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How to use SRAM Parity in your application

MCU Support TD
ST Employee
Many of our microcontrollers provide the option to enable a parity check on SRAM via the option bytes. This feature becomes particularly useful when trying to get your product certified for safety critical applications, as without the parity check it would be necessary for the RAM to periodically perform a self-test, which can consume processing time and code space. The purpose of this article is to show how to enable and utilize SRAM parity in your application. This article will use the NULCEO-G071RB to demonstrate the process, but most of these steps will apply to all STM32 microcontrollers.

1. Enabling SRAM Parity in the Option Bytes


First, we must enable SRAM parity via the option bytes. There are multiple ways to do this, but this simplest way is to use STM32CubeProgrammer to program the option bytes via an SWD connection. Connect to the target board, then navigate to the option bytes tab. Under the User Configuration option bytes, uncheck the RAM_PARITY_CHECK box, and click apply. This will enable SRAM parity.





2. Ensure Linker File Reflects Potential SRAM Size Changes

On some MCUs, enabling parity for the SRAM will change the size of the SRAM. This is the case for the example MCU used in this article: the STM32G071RB.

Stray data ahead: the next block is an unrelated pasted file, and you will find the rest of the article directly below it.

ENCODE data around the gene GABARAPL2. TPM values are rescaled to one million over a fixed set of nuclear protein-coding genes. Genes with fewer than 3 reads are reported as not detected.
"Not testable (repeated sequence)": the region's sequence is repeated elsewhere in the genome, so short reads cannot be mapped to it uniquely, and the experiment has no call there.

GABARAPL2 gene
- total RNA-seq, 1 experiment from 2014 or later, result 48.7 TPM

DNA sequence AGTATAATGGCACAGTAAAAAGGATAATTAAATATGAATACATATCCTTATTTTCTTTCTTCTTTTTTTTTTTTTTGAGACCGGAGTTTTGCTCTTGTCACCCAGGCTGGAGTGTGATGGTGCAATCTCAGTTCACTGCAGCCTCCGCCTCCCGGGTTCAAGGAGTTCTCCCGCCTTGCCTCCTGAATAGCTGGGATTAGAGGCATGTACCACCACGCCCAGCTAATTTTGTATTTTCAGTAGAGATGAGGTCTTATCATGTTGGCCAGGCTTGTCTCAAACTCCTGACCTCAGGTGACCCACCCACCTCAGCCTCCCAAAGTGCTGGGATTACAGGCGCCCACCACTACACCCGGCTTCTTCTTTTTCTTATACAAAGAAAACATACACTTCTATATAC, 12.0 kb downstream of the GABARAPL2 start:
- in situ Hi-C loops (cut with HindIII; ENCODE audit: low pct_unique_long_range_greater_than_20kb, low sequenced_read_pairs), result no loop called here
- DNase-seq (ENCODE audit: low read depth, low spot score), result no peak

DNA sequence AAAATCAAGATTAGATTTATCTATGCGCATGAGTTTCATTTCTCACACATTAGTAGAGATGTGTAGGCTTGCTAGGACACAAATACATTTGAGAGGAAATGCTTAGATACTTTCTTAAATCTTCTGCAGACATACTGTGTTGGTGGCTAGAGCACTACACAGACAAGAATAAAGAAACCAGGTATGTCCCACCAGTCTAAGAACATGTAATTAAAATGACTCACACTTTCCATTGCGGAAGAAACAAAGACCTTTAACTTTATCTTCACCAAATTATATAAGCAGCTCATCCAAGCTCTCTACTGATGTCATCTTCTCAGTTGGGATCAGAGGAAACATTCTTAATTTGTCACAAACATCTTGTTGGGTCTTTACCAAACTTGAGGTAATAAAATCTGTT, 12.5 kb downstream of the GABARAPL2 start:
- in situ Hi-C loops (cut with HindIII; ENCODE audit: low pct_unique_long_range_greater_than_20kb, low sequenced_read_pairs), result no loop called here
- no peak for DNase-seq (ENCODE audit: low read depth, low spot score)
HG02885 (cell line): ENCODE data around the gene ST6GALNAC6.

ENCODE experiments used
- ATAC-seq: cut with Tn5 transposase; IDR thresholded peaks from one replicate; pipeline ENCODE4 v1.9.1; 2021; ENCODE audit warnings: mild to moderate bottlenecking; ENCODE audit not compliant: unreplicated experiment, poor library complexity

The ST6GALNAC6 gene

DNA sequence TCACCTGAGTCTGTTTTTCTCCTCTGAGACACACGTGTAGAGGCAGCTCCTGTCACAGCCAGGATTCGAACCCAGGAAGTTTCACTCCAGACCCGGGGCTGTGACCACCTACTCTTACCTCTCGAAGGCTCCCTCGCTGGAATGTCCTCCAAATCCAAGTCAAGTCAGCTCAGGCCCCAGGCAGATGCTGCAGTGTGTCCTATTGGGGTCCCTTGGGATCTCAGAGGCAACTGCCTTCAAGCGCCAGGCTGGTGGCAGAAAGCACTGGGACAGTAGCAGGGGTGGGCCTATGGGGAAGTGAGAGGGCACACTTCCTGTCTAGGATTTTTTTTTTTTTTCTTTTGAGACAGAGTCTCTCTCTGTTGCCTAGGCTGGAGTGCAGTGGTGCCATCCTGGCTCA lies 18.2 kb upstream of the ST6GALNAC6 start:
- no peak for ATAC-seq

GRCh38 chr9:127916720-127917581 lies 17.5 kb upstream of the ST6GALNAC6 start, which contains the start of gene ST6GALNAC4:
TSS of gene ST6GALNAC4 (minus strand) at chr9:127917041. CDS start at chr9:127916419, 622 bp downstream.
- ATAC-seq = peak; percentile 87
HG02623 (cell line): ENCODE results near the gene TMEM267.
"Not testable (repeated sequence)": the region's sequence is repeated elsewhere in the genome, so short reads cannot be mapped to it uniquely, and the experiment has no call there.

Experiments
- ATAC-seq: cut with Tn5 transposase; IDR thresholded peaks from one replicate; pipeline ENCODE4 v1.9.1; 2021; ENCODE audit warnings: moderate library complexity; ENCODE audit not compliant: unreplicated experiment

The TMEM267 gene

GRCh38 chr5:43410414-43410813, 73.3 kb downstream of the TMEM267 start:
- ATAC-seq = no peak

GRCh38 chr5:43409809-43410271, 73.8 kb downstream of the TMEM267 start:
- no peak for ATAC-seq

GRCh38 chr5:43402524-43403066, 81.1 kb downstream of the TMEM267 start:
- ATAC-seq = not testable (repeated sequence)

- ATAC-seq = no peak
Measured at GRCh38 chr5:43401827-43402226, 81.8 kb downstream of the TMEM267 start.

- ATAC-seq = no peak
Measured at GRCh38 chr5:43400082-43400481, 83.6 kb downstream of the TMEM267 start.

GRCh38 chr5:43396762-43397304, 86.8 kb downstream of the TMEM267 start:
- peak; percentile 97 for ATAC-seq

In the reference manual for the part, in the section regarding the embedded SRAM, it shows a table outlining how parity affects the size of SRAM. We need to ensure that the size of SRAM is defined correctly in the linker file. If it is not, the linker file will assign the stack to the end of SRAM assuming it is 36kB, but since it is 32kB now the stack will be assigned to a non-valid address. This will cause a hard fault. In the linker file STM32G071RBTX_FLASH.ld, change the size of the RAM to reflect enabled parity:

/* Memories definition */
	/* Commented out old memory defintion of 36kB */
  /* RAM    (xrw)    : ORIGIN = 0x20000000,   LENGTH = 36K */
  /* Parity changes SRAM size to 32kB */
  RAM    (xrw)    : ORIGIN = 0x20000000,   LENGTH = 32K
  FLASH    (rx)    : ORIGIN = 0x8000000,   LENGTH = 128K

If you are experiencing a hardfault when enabling parity for SRAM, this could likely be the issue. Be sure to check in the reference manual for your MCU whether parity changes the size of the SRAM or not.

3. Initialize the SRAM in the Startup File.

It is necessary to initialize the SRAM in the startup file before any other operations occur. Since the SRAM parity will automatically write the parity bit when an SRAM address is written to, initializing SRAM in startup before anything else occurs will avoid the possibility of reading an SRAM address that hasn’t been initialized and therefore doesn’t have the correct parity bit. In the startup file, startup_stm32g071rbtx.s, add a loop that initializes SRAM to all 0’s. This should be done right at the beginning of Reset_Handler.

/* Start SRAM init */
  ldr r1, =0x20000000  // start address of SRAM
  ldr r2, =0x20008000  // end address of SRAM
  movs r3, #0   // we want to write 0 to all address
  str r3, [r1]   // store 0 at address
  adds r1, r1, #4  // increment to next address
  cmp r1, r2   // update flags